To date, Gary Oldman’s life has been one peppered by squandered opportunities. No less than four marriages have bitten the dust.
One to Hollywood glamazon Uma Thurman ended in bitterness and recrimination. Another with allegations of violence and a vicious court battle.
Away from the altar, passionate relationships with beauties such as actress Isabella Rossellini ended in similar unhappy style.
Years — and with them, many professional opportunities — were lost to the severe alcohol addiction that led to him celebrating Sunday night’s Golden Globes Best Actor win for his portrayal of Winston Churchill in Darkest Hour with a reviving PG Tips.
Oldman, now 59, was so hooked on booze that, in the early nineties, he would check into the plush Carlyle Hotel in Manhattan for four-day benders as a regular ‘treat’ to himself, spending lost long weekends repeatedly draining the mini-bar on his own.
He would even pour dregs into numerous glasses to make it look as if he had company — then drink and drink and drink.
‘I’d go through the fridge three, four, five, six times,’ he told an interviewer in 2009. As he recalls, a single stay would cost up to £16,000.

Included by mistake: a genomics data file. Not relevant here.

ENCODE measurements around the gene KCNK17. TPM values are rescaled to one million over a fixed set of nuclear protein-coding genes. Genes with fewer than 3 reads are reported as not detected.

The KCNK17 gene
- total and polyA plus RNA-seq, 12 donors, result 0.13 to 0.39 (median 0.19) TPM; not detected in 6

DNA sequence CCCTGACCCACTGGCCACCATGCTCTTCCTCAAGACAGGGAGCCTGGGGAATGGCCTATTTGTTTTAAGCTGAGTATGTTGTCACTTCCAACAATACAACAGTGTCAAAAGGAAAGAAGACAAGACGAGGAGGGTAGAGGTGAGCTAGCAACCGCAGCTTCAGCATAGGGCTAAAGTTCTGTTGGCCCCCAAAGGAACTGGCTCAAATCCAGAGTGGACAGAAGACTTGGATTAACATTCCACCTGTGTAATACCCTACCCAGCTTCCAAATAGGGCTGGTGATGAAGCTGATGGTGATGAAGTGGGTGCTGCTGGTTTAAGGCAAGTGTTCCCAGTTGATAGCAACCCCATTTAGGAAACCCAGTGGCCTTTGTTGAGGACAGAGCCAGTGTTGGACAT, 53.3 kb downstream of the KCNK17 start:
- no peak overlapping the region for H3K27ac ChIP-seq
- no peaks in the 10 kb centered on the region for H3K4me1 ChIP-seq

Seemingly driven by the horrible collapse of his brief second marriage to Thurman in 1990 — his much younger bride dumped him, allegedly via a ‘Dear Gary’ letter, complaining he was impossible to live with, while it was whispered that Thurman had become entranced by none other than Robert de Niro — Oldman set out on a mission of self-destruction.
He spent a night in the cells after drink-driving with actor Kiefer Sutherland as a passenger, had two stints in rehab and a spectacular fall-out with legendary director Francis Ford Coppola on the set of Dracula. And so, despite his prodigious talent, Oldman has always been the ‘nearly’ man when it’s come to awards — with just one Oscar nomination and two measly BAFTAs to his name.
Until now, that is. At last, just as he’s settled into what looks to be a happy, albeit fifth marriage, the south Londoner looks set to achieve his crowning glory — an Oscar for Best Actor, a career pinnacle worlds away from the chaos caused by his past boozing.
All latex jowls and fight, critics are hailing the subtle yet flamboyant performance as Churchill as the greatest accomplishment of his career. One called it ‘an Oscar-bound performance delivered on a silver platter’.
Undoubtedly, Oldman’s vast capacity for self-destructive behaviour held his career back for years, as well as casting the death knell on relationships with women other men would have killed to date, never mind marry.
Thankfully, though, his dark days are now long gone. He admits he would be dead if he had not, with the aid of Alcoholics Anoymous and those stints in rehab, kicked his addiction.
‘I can remember it, but it almost seems like another life. A whole other person. I was honestly and truly delivered from it. I am very, very lucky,’ he said.